[whatwg] setting .src of a SCRIPT element

Jonas Sicking jonas at sicking.cc
Wed May 30 18:27:13 PDT 2007

Hallvord R M Steen wrote:
> Hi,
> if you set the src property of a SCRIPT element in the DOM, IE will
> load the new script and run it. Firefox doesn't seem to do anything
> (perhaps a more seasoned bugzilla searcher can tell me if it is
> considered a known bug?).

It's by design (see below)

> I think Opera 8 does what IE does, Opera 9 is buggy.
> I think IE's behaviour is pretty useful and I'd like the spec to make
> this standards-compliant. It is a common technique to create SCRIPT
> elements dynamically to load data (particularly because this gets
> around cross-domain limitations). Firefox's implementation means one
> has to create a new SCRIPT element each time, keep track of them, and
> remove them from the document again, whereas with IE's implementation
> you can have one "data loader" SCRIPT element and set its .src
> repeatedly.

The reason I designed it this way was that it felt like the least
illogical behavior. In general a document behaves according to its
current DOM. I.e. it doesn't matter what the DOM looked like before, or
how it got to be in the current state, it only matters what's in the DOM

For <style> elements this work great. Whenever the contents of a <style>
is changed the UA can drop the current style rules associated with the
element, reparse or reload the new stylesheet, and apply the new style
rules to the document. (There was a bug in Firefox up to version 2,
where certain DOM mutations inside the <style> weren't detected, but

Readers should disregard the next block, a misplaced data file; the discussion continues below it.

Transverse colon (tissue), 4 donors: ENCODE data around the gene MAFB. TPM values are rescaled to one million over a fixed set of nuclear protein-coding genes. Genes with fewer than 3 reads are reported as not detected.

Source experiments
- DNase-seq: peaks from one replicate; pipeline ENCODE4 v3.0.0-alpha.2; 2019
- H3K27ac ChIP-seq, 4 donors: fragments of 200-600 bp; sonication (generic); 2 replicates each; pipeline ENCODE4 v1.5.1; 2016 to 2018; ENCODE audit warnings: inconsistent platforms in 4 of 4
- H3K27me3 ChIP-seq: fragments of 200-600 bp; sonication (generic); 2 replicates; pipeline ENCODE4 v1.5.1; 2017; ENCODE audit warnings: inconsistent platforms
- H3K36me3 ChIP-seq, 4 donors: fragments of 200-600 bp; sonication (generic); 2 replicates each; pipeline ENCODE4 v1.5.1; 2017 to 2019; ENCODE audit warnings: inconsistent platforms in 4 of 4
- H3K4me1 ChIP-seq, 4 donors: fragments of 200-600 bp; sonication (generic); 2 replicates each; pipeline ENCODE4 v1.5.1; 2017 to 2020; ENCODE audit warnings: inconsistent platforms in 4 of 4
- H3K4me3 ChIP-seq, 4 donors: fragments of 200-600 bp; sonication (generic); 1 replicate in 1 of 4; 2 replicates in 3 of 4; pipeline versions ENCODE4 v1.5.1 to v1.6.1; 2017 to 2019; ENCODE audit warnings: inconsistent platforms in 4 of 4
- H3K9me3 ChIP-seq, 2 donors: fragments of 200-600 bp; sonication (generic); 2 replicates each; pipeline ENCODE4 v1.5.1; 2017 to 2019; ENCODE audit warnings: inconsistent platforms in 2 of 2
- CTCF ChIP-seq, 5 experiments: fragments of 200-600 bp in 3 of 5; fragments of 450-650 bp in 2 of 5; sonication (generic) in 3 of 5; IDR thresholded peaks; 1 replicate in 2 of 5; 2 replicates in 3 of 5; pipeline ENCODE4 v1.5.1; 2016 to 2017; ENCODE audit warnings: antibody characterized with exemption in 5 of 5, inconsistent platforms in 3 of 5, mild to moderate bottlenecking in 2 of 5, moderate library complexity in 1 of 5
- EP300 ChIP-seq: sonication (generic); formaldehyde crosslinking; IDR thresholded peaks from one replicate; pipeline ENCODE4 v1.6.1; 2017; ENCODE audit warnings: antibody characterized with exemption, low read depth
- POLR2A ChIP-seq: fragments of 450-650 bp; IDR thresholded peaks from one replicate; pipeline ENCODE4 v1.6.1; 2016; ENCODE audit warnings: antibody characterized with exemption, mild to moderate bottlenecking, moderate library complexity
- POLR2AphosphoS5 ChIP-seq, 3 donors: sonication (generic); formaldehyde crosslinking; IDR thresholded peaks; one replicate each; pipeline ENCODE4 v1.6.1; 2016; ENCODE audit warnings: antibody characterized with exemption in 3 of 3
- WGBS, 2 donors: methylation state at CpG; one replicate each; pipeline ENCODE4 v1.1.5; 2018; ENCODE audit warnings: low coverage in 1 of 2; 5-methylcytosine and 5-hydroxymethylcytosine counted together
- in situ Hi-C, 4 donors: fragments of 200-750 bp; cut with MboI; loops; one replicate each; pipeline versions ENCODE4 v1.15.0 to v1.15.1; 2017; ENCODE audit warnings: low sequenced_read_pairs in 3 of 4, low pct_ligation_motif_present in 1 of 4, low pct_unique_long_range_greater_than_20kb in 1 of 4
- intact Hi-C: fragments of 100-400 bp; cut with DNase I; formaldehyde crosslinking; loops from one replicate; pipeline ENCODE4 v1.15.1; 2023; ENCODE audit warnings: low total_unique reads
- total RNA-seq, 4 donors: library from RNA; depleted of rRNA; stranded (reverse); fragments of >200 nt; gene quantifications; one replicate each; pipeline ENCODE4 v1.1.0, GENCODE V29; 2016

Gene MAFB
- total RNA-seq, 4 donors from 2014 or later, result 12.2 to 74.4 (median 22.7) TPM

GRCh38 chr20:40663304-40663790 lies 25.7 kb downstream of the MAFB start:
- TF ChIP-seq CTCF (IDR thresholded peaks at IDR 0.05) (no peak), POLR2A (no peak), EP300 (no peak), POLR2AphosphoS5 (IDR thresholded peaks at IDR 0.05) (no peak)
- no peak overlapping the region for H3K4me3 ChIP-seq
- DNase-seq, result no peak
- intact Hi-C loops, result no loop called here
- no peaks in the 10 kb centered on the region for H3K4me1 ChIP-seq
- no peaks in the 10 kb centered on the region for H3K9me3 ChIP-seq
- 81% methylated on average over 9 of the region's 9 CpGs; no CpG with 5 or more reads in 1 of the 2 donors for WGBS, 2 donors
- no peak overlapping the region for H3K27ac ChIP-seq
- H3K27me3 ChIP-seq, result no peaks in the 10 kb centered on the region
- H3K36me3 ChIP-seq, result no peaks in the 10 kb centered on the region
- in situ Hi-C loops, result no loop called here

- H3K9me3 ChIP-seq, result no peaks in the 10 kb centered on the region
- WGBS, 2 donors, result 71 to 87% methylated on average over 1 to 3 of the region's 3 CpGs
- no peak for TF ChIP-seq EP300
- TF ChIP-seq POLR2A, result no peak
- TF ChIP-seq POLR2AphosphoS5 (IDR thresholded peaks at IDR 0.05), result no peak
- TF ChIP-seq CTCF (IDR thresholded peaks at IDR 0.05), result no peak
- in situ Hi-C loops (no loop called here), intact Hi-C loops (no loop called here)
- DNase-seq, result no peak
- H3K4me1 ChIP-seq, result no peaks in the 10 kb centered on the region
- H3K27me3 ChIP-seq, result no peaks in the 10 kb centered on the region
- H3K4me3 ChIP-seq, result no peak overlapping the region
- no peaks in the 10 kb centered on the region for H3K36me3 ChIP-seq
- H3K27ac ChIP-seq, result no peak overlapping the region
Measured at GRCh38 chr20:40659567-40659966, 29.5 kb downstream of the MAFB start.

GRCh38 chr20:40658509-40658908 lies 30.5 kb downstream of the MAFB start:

that has been fixed in Firefox 3).

For <script> things are a lot worse. If the contents of a <script>
element is changed it is impossible to 'drop' the script that was there
before. Once the contents of a <script> has executed, it can never be
unexecuted. And since we can't undo what the <script> has already done, 
it feels weird to redo the new thing that you're asking it to do.

Another thing that would be weird would be inline scripts. How would the 
following behave:
s = document.createElement('script');
for (i = 0; i < 10; i++) {
   s.textContent += "a" + i + " += 5;";
Would you reexecute the entire script every time data was appended to 
the script? Would you try to just execute the new parts? Would you do 
nothing? IE gets around this problem by not supporting dynamically 
created inline scripts at all, which I think is a really bad solution.

So I opted for 'killing' script elements once they have executed, they 
become in effect dead elements. This felt simple and consistent.

I'm not sure what you mean when you say you need to "keep track of them, 
and remove them from the document again". All you need to do every time 
you want to execute a script is to insert a new DOM element in the head 
of your page. It's not going to be a problem with having too many 
<script> elements in the document unless you start executing millions of 
scripts, at which point you'll have bigger performance issues.

/ Jonas

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